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Re: The causes for wisdom

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Re: The causes for wisdom

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Re: The causes for wisdom

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Last edited by polarbear101 on Wed Apr 03, 2013 5:32 am, edited 1 time in total.
"I don't envision a single thing that, when developed & cultivated, leads to such great benefit as the mind. The mind, when developed & cultivated, leads to great benefit."

"I don't envision a single thing that, when undeveloped & uncultivated, brings about such suffering & stress as the mind. The mind, when undeveloped & uncultivated, brings about suffering & stress."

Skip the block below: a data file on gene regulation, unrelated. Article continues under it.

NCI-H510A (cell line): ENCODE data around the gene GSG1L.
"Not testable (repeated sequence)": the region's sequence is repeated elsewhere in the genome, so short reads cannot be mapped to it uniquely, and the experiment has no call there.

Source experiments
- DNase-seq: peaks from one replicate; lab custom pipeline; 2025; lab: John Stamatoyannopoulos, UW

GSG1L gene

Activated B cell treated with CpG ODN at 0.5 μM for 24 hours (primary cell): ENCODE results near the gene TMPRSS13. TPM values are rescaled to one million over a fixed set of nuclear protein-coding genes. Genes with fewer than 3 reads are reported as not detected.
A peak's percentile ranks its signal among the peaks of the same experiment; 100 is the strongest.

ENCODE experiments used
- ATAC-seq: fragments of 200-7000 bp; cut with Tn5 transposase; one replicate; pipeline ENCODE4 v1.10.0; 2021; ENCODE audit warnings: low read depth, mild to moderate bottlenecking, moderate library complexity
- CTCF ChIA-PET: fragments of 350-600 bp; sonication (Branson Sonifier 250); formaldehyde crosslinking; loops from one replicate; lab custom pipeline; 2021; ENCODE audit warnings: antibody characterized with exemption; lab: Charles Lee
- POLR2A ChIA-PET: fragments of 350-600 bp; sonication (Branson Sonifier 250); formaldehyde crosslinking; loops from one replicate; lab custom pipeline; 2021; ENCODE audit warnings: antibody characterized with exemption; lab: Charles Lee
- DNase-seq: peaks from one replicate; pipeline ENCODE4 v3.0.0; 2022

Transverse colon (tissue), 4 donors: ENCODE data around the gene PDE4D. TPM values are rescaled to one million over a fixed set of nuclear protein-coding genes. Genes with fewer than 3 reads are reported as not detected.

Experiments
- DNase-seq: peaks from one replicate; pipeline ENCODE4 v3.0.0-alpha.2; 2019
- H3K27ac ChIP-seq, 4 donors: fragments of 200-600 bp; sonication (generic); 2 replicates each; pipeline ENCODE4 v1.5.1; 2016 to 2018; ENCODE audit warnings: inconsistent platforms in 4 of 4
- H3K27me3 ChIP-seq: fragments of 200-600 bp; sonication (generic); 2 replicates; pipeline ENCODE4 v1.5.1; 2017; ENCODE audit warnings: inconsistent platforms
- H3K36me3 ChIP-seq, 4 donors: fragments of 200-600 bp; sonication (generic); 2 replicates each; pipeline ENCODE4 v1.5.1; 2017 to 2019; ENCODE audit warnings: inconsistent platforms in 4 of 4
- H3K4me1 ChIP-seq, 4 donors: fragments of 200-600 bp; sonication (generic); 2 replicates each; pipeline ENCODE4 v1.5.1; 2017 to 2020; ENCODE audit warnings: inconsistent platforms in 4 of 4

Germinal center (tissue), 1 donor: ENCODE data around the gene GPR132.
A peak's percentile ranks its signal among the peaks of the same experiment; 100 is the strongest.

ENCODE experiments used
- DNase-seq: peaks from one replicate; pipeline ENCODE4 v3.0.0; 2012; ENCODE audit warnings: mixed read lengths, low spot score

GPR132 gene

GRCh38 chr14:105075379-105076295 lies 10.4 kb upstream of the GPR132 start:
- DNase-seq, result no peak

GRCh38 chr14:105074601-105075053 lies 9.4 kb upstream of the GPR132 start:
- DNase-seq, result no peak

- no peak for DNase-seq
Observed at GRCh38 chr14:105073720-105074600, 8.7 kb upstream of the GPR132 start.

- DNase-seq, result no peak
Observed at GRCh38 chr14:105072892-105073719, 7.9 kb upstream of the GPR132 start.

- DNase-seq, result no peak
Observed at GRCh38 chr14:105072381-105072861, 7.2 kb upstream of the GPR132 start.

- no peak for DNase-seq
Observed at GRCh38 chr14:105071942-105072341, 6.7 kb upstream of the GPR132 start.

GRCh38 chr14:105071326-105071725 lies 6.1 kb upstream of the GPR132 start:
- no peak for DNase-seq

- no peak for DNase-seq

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Re: The causes for wisdom

Postby pt1 » Wed Apr 03, 2013 5:16 am

Regarding the practice that K.S. and her students advocate (hopefully robertk and DF will correct me if I’m wrong):
(a) The phrases I hear most often have to do with being aware right now. So, awareness in daily life is encouraged and I take it this is largely in reference to satipatthana sutta. This of course is nothing new, pretty much every teacher I came across encourages awareness/mindfulness at all times.